Schizophrenia and Adolescent Substance Abuse

The Neurological Basis of Political Opinion
June 23, 2014
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Schizophrenia and Adolescent Substance Abuse

The classic Carlson text on the physiology of behavior does an excellent job providing a review of the literature concerning the pharmacology, neurology and epidemiology of schizophrenia. I was a bit disappointed, however, with a distinct lack of treatment concerning the (possible) relationship between schizophrenia and substance abuse. More specifically, I was interested in any correlations between schizophrenia and adolescent substance abuse. Carlson makes the following observation, but leaves the reader hanging: “MRI studies suggest that schizophrenia is not caused by a degenerative process as are Parkinson’s disease…Instead, a sudden rapid loss of brain volume typically occurs during young adulthood… [This process] begins prenatally and then lies dormant until puberty, when some unknown mechanism triggers degeneration of some neurons (p. 565).”

What, then, is the role of substance abuse of adolescents who later exhibit symptoms of schizophrenia? Fortuitously, research revealed a 2005 article: “Adolescence, schizophrenia and drug abuse: a window of vulnerability.” As a review of the literature, this article also provided a copious bibliography to sift through later.

The authors argue that since adolescence is a time for significant brain development as well as engagement in psychosocial development (peer group dynamics, sensation seeking, anhedonia, etc.), that this population is at risk for both a “psychotic episode and substance abuse disorders in predisposed people” (emphasis mine).

Certainly, the authors would be remiss not to mention the neural pruning theory of schizophrenia. Indeed they do, and follow through noting how excessive pruning of neurons in the prefrontal cortex and the parahippocampal cortex could be responsible for decreased Dopamine function in the PFC. This, in turn, would lead to over activity of Dopamine in the mesolimbic system, because of the inhibitory feedback. That process, in turn, could be responsible for the positive symptoms of Schizophrenia.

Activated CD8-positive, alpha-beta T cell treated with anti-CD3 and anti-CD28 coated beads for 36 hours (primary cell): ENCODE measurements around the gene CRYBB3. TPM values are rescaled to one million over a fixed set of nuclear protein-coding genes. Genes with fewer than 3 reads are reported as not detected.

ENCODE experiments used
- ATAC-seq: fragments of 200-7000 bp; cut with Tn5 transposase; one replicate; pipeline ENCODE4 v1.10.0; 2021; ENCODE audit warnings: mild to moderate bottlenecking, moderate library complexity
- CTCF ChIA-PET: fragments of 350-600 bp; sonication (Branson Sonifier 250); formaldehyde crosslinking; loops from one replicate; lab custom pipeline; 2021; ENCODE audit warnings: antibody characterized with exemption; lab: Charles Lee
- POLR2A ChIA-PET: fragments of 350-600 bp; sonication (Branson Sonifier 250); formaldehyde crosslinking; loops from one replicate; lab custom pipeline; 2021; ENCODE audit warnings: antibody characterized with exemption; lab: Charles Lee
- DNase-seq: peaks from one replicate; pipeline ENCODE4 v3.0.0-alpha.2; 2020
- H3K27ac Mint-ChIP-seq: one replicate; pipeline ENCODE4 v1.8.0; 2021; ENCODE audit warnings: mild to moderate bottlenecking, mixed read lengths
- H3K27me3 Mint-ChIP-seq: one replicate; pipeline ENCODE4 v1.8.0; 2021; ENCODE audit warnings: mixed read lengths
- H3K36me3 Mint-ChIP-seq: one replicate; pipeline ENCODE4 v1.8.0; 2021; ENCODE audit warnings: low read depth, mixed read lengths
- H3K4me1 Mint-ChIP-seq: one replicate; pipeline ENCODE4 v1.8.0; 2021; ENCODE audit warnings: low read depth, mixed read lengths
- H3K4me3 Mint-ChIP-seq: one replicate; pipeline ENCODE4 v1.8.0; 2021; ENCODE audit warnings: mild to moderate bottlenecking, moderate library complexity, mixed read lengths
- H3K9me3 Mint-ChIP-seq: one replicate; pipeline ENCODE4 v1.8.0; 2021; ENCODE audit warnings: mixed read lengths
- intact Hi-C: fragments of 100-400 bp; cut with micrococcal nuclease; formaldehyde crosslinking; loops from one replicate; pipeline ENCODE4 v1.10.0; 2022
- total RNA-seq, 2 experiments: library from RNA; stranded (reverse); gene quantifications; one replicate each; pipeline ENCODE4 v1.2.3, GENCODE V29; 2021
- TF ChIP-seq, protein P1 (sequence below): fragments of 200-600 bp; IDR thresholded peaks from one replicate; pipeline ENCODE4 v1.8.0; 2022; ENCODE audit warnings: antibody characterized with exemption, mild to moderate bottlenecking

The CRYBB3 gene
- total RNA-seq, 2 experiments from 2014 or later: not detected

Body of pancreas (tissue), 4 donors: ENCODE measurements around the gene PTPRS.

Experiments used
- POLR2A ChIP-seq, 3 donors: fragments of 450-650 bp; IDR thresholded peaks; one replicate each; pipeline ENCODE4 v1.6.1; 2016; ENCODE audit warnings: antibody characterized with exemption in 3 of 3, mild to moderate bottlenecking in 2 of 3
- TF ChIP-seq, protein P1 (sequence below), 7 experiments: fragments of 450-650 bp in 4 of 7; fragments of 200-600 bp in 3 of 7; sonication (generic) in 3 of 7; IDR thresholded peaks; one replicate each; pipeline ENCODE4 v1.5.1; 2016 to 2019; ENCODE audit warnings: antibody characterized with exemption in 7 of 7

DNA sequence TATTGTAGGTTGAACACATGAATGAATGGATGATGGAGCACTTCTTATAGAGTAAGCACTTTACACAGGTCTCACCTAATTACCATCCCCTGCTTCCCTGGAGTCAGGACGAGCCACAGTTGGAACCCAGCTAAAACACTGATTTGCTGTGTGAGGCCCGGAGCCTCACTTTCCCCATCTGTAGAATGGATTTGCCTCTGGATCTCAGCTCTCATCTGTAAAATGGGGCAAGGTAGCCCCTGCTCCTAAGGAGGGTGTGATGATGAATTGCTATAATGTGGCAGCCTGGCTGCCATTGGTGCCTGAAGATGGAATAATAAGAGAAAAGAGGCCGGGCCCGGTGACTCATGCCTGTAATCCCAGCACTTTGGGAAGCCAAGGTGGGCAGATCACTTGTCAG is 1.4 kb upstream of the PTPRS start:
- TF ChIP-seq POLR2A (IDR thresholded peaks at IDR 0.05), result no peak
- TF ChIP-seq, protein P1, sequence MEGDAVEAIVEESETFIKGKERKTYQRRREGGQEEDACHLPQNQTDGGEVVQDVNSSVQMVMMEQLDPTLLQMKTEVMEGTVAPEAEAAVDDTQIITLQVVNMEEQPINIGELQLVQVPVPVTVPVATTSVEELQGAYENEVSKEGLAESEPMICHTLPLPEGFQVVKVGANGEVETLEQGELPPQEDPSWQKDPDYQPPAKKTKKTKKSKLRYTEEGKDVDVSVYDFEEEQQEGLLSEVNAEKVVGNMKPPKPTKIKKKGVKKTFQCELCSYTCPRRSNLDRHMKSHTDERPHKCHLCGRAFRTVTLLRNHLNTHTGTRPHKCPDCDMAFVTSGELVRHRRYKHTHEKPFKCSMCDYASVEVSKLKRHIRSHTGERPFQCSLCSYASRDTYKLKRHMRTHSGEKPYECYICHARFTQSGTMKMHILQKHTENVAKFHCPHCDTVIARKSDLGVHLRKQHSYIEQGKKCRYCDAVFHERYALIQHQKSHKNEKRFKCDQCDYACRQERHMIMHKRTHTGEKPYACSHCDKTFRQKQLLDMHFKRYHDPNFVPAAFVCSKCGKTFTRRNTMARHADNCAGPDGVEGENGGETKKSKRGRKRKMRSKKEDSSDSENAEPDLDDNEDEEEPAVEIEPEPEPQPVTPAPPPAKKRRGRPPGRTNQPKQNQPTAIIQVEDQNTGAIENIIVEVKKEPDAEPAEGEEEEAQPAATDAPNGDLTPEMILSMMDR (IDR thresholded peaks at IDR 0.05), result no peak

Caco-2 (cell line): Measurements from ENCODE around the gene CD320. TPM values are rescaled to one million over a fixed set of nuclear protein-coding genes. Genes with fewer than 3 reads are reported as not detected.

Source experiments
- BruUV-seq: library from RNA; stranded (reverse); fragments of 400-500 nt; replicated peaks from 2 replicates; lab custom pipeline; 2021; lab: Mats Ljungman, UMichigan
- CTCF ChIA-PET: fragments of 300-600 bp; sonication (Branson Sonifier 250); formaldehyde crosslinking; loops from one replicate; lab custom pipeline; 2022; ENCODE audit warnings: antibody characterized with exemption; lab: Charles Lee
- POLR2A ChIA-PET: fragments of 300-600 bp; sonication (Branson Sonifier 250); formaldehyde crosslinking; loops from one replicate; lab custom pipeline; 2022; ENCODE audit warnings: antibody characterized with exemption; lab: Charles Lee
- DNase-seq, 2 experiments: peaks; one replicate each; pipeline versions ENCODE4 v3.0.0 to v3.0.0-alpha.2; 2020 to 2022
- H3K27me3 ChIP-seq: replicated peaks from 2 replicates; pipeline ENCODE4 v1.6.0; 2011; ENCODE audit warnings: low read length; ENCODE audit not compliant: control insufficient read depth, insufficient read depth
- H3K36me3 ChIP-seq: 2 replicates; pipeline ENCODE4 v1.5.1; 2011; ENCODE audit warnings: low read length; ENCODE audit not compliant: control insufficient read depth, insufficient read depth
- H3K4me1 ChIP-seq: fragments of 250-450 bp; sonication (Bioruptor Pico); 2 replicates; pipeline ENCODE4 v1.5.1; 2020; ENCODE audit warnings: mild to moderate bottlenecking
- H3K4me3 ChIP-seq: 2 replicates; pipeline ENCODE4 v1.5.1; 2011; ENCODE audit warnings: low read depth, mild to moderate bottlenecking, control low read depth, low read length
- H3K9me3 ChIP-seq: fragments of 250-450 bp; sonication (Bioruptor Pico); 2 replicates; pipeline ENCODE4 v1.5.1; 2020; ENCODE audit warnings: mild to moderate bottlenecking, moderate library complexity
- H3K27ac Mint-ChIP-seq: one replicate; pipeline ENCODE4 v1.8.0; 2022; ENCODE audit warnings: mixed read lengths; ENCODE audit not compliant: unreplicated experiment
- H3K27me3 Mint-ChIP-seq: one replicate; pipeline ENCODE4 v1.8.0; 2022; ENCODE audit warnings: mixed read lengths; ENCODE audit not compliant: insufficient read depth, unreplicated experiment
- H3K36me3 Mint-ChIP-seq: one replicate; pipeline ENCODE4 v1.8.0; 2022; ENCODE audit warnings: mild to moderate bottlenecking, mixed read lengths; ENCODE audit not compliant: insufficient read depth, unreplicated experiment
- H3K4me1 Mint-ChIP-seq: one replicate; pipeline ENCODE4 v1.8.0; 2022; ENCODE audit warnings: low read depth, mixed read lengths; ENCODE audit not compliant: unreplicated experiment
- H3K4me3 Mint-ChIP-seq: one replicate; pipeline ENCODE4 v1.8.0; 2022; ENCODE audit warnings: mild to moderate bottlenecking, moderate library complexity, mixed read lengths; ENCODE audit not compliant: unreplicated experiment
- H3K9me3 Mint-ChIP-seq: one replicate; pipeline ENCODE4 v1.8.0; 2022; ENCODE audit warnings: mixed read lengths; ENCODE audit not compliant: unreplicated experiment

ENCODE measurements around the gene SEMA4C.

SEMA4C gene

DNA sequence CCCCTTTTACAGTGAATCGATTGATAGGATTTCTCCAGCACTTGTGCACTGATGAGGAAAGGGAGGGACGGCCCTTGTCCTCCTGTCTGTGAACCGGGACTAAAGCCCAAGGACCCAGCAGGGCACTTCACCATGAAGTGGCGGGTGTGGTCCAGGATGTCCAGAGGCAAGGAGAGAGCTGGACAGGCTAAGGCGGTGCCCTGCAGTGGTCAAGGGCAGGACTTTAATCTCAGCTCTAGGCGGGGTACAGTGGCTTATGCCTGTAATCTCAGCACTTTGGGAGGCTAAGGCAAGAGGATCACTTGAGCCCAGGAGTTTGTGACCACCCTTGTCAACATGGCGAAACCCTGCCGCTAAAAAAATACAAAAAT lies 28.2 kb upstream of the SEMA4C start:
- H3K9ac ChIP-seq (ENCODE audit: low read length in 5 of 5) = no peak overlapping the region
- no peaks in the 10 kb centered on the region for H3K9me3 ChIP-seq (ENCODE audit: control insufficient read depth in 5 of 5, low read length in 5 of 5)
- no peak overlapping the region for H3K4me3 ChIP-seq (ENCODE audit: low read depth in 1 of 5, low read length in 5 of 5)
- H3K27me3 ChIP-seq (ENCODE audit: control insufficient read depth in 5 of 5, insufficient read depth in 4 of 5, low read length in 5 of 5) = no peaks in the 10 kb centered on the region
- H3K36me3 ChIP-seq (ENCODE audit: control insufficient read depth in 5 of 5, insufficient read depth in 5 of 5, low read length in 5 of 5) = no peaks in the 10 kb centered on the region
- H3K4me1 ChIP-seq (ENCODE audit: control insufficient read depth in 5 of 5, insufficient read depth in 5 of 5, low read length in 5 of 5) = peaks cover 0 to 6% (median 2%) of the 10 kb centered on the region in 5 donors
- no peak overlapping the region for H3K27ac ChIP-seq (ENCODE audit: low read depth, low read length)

Overall, I was more than pleased to come across this review of the literature concerning schizophrenia and substance abuse in adolescents. While the findings presented were not new, nor did they deviate much (if at all) from the findings presented in previous research (cf. Carlson’s work referenced below), they nonetheless provide ample food for thought and as well as a thorough and helpful bibliography.

References

Carlson, N. R. (2010). Physiology of behavior. Boston, MA: Pearson.

van Nimwegen, L., de Haan, L. L., van Breveren, N. N., van den Brink, W. W., &

Linszen, D. D. (2005). Adolescence, schizophrenia and drug abuse: A window

of vulnerability. Acta Psychiatrica Scandinavica, 111(s427), 35-42. doi: 10.1111/j.1600-0447.2005.00543.x

Kenny Luck
Kenny Luck
Kenny Luck is an author and educator from Wilkes-Barre, Pennsylvania. A graduate of Marywood University in Scranton, PA, Luck holds a Bachelor's Degree in Political Science and graduated with a Master's Degree in Education from the same institution in 2010. He has written for local publications such as The Weekender. His published work includes: Thumbing Through Thoreau (2010), NEPATIZED (2011), and 101 Facts of Love (2014). Luck has worked in public relations and media, and has taught college-level writing courses at several colleges and universities around Northeastern Pennsylvania. In 2010, he was voted "Best Author" by Electric City readers.

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